A new, eco-friendly playground designed by students opened to the public on Thursday in Crown Heights
Located by M.S. 354 and KIPP AMP Middle School, the playground is one of eight different structures popping up throughout Central Brooklyn as part of Governor Cuomo’s $1.4 billion “Vital Brooklyn Initiative,” which aims to revitalize communities with new healthcare, housing and recreational facilities.
The new playground will provide 32,825 Crown Heights residents with recreational space just a short 10-minute walk away from their homes.
“Often times now, we don’t have these playgrounds, we don’t have communities where kids are able to just simply be kids,” said KIPP AMP Principal Antoine Lewis. “And we wonder, why they decide to stand on corners.”
Before transforming into a playground replete with basketball courts, turf grass, a garden and murals, the asphalt space on Sterling Pl. between Troy and Albany Ave was a parking lot.
“It was bare. It was just cars that would probably park here on occasion,” said M.S. 354 Principal Monique Campbell.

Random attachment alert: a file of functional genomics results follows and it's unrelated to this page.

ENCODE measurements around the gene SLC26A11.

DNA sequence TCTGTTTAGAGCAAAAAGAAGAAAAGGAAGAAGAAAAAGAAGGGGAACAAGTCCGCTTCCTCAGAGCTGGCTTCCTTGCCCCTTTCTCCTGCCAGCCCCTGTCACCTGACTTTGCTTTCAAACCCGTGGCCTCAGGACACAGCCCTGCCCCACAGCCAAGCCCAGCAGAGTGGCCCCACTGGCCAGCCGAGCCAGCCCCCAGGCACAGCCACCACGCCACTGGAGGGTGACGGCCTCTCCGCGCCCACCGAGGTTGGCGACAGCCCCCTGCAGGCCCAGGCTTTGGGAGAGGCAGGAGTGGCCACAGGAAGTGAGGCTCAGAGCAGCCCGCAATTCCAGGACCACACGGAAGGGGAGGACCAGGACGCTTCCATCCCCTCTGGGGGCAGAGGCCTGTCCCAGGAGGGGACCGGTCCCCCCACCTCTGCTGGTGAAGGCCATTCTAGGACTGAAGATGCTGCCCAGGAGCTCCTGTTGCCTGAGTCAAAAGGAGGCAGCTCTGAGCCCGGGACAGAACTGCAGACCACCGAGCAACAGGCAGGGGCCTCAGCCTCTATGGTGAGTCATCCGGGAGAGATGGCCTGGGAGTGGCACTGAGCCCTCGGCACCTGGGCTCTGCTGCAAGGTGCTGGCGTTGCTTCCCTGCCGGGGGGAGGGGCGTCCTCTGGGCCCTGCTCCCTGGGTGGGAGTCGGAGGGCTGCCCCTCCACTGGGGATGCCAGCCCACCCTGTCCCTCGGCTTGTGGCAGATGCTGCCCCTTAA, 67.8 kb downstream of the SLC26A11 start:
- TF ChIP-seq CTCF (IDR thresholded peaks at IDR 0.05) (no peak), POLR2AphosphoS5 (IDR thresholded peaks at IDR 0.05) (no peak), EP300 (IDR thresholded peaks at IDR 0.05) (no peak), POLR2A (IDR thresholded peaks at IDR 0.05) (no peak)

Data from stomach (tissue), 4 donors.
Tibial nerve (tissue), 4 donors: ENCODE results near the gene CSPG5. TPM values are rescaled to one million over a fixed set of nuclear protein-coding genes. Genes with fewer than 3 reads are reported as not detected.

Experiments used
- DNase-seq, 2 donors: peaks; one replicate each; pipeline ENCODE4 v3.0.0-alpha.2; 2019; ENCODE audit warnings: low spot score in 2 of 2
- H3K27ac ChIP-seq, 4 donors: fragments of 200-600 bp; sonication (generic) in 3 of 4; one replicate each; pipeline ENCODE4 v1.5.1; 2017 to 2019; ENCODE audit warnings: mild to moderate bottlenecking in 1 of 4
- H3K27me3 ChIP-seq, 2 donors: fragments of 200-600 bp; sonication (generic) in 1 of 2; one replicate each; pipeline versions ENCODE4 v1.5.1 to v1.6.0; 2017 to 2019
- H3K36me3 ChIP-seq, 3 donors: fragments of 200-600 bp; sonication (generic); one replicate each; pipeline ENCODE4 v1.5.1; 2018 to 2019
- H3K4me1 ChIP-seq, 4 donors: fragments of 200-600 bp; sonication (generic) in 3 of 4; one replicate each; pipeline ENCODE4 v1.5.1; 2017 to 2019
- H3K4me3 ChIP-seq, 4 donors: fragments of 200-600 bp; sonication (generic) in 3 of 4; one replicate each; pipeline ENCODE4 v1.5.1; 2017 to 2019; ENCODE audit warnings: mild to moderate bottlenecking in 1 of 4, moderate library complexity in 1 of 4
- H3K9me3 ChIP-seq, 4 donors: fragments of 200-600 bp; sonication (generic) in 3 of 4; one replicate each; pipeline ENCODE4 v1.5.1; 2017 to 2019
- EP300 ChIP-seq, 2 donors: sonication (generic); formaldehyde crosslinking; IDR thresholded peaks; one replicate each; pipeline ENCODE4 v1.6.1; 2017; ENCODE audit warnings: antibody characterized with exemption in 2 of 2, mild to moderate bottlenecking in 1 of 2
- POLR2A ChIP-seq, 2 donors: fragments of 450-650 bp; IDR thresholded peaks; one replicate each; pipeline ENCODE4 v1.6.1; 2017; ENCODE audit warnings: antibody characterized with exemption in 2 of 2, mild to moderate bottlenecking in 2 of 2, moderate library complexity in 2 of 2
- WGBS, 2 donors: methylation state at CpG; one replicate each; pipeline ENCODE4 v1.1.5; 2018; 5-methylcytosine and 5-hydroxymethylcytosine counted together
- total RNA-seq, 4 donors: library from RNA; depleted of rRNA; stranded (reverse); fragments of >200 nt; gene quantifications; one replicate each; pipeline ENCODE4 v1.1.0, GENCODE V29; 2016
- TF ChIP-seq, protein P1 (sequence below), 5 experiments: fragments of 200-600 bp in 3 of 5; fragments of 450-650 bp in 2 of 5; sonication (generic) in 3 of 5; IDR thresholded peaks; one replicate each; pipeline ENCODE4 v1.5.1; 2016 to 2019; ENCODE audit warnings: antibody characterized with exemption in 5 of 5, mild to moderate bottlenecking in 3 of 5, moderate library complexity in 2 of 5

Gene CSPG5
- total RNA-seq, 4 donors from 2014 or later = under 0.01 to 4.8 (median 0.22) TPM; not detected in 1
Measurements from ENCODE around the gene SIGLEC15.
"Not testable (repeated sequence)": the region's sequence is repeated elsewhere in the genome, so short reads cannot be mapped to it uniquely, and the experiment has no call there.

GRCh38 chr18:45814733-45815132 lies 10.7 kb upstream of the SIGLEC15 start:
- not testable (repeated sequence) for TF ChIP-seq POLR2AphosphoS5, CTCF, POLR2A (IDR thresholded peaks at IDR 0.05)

Students designed the playground in three classes over a ten-week span in early 2018, explained Maddalena Polletta from the Trust for Public Land’s playgrounds program. The kids measured the lot, surveyed students on what components they wanted for their playground and created templates.
“They utilized their math skills,” said Polletta, who taught the classes. “They were calculating the area and working on budgets.”
Aside from being a great recreational addition to the neighborhood, the playground also boasts several elements that help protect the environment. Underneath its turf fields, designers installed a gravel bed that stores and distributes rainwater through pipes, allowing water to infiltrate the soil below. Pervious pavers, a type of porous concrete, surrounds trees and can capture up to an inch of rainwater during storms.
These features reduce stormwater runoff that can flood streets and overwhelm sewer systems, allowing untreated water to end up in rivers and bays.
“None of the rainwater that’s falling on this playground is going into the sewer system if it’s under an inch and a half of rain,” said Polletta.
12-year-old Reia Mason, a 7th grader at M.S. 354, helped design the playground.
“It was pretty fun to just see it come together over time,” she said.
The $2-million project was a communal effort of several partners, including school officials, the Trust for Public Land, the NYC Department of Education, the Department of Environmental Protection and BSE Global, the company that manages and controls the Brooklyn Nets and Barclays Center.
Two more eco-friendly playgrounds, at Bushwick’s P.S. 145 Andrew Jackson in Bushwick and Brownsville’s P.S. 156 Waverly, are currently under construction.